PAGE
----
In October 1848 a young farmer from Dunganstown in County Wexford left Ireland for Liverpool and then sailed on to the New World, starting a chain of events that gave rise to the 35th president of the United States. The farmer’s name was Patrick Kennedy and his great grandson, well, you know the rest. He married his best friend’s cousin, Bridget and started a family but Patrick didn’t last too long in his adopted city of Boston. He died of cholera in 1858; in an eerie coincidence he died on November 22; his presidential great grandson would be assassinated on the same date 105 years later. Bridget kept the family going by working as a maid; then saved up enough to purchase a stationary and notions shop. When she expanded the business to sell groceries and liquor, she paved the way for the success of future generations of Kennedys.
In 1963, shortly after announcing he was a doughnut “ich bin ein Berliner” to the citizens of Berlin, John F. Kennedy flew to Ireland and made a short visit to his great grandfather’s old stomping grounds. This wasn’t just a presidential visit; this was the Republic of Ireland’s first major media event. The Irish national television station RTE had only been up and running for about a year and a half and had to borrow equipment from the BBC so they could cover the event. People were beside themselves with excitement; crowds lined the streets just to catch a glimpse of the guy with the tan and impossibly white teeth. Portraits of JFK shared pride of place on Irish walls and mantelpieces next to the Pope and the Sacred Heart. He was a shining example of a successful emigrant story; proof that heading off into the great blue yonder sometimes turns out to be the best thing you can do. It is little wonder that the memory of that visit is still writ large upon the county of Wexford. The Emigrant Trail takes visitors on a 15 mile loop of three key heritage sites, starting with the market town of New Ross. It was from this port that Patrick Kennedy left and today the quay is home to the Dunbrody Famine ship; a perfect replica of an 1840s emigrant vessel.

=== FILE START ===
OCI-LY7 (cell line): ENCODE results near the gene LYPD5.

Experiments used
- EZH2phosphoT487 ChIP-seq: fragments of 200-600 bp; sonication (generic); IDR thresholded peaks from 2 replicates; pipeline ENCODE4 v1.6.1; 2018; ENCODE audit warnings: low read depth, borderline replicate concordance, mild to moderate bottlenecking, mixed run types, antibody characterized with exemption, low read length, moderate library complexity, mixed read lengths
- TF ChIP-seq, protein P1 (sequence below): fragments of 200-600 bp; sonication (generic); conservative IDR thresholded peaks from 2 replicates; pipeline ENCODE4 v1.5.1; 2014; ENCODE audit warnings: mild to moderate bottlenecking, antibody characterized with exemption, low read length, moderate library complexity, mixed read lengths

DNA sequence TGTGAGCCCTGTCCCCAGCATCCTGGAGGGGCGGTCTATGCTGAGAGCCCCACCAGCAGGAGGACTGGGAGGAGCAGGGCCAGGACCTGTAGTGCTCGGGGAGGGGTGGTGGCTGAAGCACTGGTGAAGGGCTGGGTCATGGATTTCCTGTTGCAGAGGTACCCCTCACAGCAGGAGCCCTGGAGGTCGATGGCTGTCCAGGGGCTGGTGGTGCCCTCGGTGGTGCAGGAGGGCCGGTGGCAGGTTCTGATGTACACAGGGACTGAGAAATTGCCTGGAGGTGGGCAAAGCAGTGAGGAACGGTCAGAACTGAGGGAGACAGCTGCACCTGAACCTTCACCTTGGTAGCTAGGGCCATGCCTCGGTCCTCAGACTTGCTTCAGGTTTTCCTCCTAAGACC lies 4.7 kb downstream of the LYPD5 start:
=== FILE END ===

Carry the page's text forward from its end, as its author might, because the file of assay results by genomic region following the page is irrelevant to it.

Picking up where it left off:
By the entrance to the ship, there is a great bronze globe with an eternal flame burning within. This is the Emigrant Flame; installed in 2013 to mark the 50th anniversary of JFK’s visit. The flame was lit, Olympic torch style, from the eternal flame on JFK’s grave in Arlington National Cemetery; then transported via Boston and Liverpool to New Ross, tracing Patrick Kennedy’s journey in reverse.
Further down the quay, there is a life sized statue of JFK himself, hand outstretched to anyone willing to shake a president’s hand.
Four miles out of New Ross lies the Kennedy homestead. Even though it’s quite remote, down winding country lanes, you won’t get lost because there are great big signs bearing JFK’s face to ensure you stay on track.
The homestead features an interpretive exhibit and some rare photographs and the grounds and buildings are in great shape…
…although I doubt the authenticity of topiary in an 1840s Irish farmyard.
Follow the trail a little further and you will find my favourite of the sites; the JFK Memorial Park and Arboretum. It was opened in 1968 in memory of JFK and is a stunning collection of trees and shrubs covering 623 acres.
Five months after his visit to Ireland, JFK took that fateful car ride through the streets of Dallas; but during the four short days that he visited Ireland, he ignited the passion of a nation which burns brightly to this day.